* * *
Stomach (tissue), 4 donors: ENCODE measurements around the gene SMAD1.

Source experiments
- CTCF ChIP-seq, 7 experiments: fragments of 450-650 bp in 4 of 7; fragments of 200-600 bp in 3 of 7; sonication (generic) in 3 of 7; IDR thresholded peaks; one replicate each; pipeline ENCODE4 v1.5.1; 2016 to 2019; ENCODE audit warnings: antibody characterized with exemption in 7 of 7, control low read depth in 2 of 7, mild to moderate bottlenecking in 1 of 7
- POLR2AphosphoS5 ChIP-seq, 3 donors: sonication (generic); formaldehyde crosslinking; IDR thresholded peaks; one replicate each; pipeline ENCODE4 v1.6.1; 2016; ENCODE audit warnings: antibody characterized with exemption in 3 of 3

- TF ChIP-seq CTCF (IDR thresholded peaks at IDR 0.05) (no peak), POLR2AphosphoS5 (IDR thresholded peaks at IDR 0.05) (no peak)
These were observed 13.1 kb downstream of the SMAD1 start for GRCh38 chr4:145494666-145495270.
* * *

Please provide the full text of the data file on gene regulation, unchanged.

Stomach (tissue), 4 donors: ENCODE measurements around the gene SMAD1.

Source experiments
- CTCF ChIP-seq, 7 experiments: fragments of 450-650 bp in 4 of 7; fragments of 200-600 bp in 3 of 7; sonication (generic) in 3 of 7; IDR thresholded peaks; one replicate each; pipeline ENCODE4 v1.5.1; 2016 to 2019; ENCODE audit warnings: antibody characterized with exemption in 7 of 7, control low read depth in 2 of 7, mild to moderate bottlenecking in 1 of 7
- POLR2AphosphoS5 ChIP-seq, 3 donors: sonication (generic); formaldehyde crosslinking; IDR thresholded peaks; one replicate each; pipeline ENCODE4 v1.6.1; 2016; ENCODE audit warnings: antibody characterized with exemption in 3 of 3

- TF ChIP-seq CTCF (IDR thresholded peaks at IDR 0.05) (no peak), POLR2AphosphoS5 (IDR thresholded peaks at IDR 0.05) (no peak)
These were observed 13.1 kb downstream of the SMAD1 start for GRCh38 chr4:145494666-145495270.